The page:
America 'unnecessarily at risk' by looming fall-off in petroleum
The nation has been put "unnecessarily at risk," according to the nonpartisan Government Accountability Office.
The reason: failure of federal agencies to have a "coordinated or well-defined strategy either to reduce uncertainty about the timing of a peak [in oil production] or to mitigate its consequences."
Peak oil is the point at which the production of "conventional" oil reaches the highest level it will ever achieve. After that, it will decline at a fairly rapid rate.
In the absence of alternative fuels, peak oil poses enormous conse quences for our way of life, which is heavily dependent on petroleum to move people and goods.
There is little public awareness of the phenomenon of peak oil and the gravity of its conse quences, potentially making it the sleep er issue of all time. There are, to be sure, any number of supposedly well-informed experts who portray peak-oil believers as alarmist. But as the GAO report points out, the consensus, even among informed skeptics, is that peak oil will occur sometime before 2040.
There are a few knowledgeable experts who believe peak oil already has been reached globally.
The endless calls by politicians for "energy independence" are perhaps the most striking example of how little this issue is understood by the people in charge.
Former oil men George W. Bush and Dick Cheney cannot be among those in the dark on this, though they clearly have chosen not to make it an issue for reasons we may not find out until they publish their memoirs. By then, they may have a lot of explaining to do.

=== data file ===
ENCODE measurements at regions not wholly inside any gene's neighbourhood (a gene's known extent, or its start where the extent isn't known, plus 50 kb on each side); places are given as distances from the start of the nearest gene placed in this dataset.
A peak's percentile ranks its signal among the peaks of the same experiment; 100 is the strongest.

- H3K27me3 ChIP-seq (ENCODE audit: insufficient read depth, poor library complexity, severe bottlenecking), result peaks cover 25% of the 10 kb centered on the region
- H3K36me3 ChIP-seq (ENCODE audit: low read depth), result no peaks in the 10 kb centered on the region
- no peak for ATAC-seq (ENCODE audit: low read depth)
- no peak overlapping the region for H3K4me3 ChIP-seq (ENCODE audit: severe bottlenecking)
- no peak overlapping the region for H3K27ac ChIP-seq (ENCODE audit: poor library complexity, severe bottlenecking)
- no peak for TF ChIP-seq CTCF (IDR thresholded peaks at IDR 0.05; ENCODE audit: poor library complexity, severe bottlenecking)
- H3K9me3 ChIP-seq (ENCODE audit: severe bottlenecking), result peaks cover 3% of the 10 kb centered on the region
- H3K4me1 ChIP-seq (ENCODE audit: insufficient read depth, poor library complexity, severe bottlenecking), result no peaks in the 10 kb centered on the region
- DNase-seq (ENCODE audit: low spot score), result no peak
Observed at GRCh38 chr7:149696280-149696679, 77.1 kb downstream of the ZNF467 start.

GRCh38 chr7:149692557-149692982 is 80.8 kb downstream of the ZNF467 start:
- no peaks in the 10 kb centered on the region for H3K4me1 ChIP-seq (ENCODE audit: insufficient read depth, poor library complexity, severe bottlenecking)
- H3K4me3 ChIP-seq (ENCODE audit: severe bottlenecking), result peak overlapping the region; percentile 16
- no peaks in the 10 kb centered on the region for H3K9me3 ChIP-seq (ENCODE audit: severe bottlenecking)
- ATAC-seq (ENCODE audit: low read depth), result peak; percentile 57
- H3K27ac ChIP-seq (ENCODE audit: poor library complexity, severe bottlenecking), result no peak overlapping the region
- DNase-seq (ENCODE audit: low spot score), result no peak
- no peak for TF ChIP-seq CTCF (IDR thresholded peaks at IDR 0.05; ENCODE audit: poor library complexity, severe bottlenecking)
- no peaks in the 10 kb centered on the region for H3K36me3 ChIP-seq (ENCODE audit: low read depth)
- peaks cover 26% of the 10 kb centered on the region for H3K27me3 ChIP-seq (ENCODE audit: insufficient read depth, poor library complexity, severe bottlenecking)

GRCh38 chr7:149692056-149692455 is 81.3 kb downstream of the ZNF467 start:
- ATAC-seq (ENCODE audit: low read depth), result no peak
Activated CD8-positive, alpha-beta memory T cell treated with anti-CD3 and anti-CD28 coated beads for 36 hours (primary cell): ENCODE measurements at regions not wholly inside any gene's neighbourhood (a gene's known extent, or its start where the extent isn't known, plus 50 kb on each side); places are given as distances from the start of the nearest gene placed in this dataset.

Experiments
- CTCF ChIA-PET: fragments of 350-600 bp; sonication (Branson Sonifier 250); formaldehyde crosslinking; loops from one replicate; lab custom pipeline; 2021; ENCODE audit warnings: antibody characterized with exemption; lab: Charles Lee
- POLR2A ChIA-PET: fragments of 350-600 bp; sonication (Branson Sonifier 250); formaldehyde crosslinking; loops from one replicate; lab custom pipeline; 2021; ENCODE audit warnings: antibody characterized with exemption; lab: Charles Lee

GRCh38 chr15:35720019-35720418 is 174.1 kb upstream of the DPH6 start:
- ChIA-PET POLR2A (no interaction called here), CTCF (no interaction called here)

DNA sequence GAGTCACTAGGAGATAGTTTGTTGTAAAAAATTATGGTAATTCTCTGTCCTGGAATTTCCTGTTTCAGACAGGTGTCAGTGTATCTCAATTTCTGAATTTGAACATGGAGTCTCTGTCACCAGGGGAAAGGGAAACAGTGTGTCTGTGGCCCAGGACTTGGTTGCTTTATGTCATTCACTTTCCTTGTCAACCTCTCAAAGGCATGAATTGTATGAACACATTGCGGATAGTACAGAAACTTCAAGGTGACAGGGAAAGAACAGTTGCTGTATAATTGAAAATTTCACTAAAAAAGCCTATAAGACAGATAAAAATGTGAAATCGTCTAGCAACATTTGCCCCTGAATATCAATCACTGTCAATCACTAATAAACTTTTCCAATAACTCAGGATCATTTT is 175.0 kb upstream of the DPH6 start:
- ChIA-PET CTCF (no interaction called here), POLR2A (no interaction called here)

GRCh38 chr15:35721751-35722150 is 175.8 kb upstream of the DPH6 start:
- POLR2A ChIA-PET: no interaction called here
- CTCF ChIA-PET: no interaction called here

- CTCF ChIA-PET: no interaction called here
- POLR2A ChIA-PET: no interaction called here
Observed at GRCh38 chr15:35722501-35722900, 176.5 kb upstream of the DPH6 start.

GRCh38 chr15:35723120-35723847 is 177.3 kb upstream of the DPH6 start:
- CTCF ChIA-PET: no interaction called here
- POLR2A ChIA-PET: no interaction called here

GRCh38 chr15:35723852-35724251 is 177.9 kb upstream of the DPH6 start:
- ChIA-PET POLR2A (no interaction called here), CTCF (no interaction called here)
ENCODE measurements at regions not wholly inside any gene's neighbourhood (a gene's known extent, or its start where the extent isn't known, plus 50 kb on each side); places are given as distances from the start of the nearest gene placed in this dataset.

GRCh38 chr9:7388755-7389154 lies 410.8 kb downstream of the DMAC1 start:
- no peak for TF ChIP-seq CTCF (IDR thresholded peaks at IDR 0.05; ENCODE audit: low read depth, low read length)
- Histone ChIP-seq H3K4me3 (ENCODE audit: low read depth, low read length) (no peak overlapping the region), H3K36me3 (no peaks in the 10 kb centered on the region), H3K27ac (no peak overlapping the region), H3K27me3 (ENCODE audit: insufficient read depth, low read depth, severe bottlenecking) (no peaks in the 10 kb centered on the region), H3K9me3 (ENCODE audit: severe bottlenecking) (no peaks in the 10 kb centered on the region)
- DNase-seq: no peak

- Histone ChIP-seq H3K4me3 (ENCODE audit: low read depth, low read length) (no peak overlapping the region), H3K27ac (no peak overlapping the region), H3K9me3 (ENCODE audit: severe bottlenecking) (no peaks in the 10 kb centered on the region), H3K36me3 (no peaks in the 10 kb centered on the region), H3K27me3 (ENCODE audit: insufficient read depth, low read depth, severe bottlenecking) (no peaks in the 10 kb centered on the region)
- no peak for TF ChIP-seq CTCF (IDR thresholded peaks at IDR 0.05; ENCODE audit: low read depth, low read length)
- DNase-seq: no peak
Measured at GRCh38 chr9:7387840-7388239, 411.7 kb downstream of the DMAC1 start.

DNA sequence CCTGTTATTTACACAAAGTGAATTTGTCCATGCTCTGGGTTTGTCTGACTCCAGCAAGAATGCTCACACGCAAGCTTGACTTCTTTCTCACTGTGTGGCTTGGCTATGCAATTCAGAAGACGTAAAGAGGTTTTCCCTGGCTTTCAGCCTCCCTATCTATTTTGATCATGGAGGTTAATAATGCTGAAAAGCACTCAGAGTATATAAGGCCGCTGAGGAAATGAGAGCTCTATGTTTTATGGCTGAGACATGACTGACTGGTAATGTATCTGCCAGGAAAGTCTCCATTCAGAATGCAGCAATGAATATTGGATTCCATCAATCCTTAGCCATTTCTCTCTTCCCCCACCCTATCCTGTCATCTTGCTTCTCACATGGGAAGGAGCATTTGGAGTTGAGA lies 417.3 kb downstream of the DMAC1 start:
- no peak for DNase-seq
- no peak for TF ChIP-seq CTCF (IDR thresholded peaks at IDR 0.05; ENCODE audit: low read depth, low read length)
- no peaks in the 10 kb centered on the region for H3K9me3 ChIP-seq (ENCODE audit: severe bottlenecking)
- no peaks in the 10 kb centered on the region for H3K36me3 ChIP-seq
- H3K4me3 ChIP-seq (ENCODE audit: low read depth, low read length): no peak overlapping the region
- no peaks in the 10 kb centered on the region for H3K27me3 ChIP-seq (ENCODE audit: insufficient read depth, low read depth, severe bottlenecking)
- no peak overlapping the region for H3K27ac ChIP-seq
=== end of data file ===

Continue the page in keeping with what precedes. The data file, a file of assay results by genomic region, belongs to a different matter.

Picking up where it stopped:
Everyone in the industry knows that the United States cannot drill itself to energy independence. There simply is not enough oil left in the ground.
U.S. domestic oil production peaked in 1970. Not even the subsequent pumping of oil from the large North Slope fields of Alaska was sufficient to bring U.S. production back to where it had been.
Production in most oil producers outside the Middle East also has peaked, including Norway, Great Britain, Mexico and Indonesia.
Complicating the picture is that much of the remaining oil is in countries at high risk of political volatility. In addition, these countries' oil reserve calculations are not transparent or independently verified, and may not be as much as claimed. That may be particularly true for Saudi Arabia, which ostensibly presides over the world's largest oil reserves.
Major oil-producer Kuwait recently dramatically revised downward its remaining oil reserves.
For a variety of reasons, alternative fuels may not be sufficiently available to make up for any drop in petroleum. That's particularly true, the GAO report notes, if peak oil occurs in the next decade or so.
Alternative fuels currently provide only the equivalent of 1 percent of petroleum consumption in the U.S. and are projected to displace only 4 percent of petroleum by 2015. That's why the push for conservation and pumped up investment in alternative energy is so urgent. A transition away from oil can't be accomplished overnight.
U.S. Rep. Roscoe Bartlett, R-Md., one of the few individuals in Congress who has been sounding the alarm on peak oil, called the GAO report "a clarion call for leadership at the highest level of our country to avert an energy crisis unlike any the world has ever before experienced and one that we know could happen at any time."
But is anyone listening?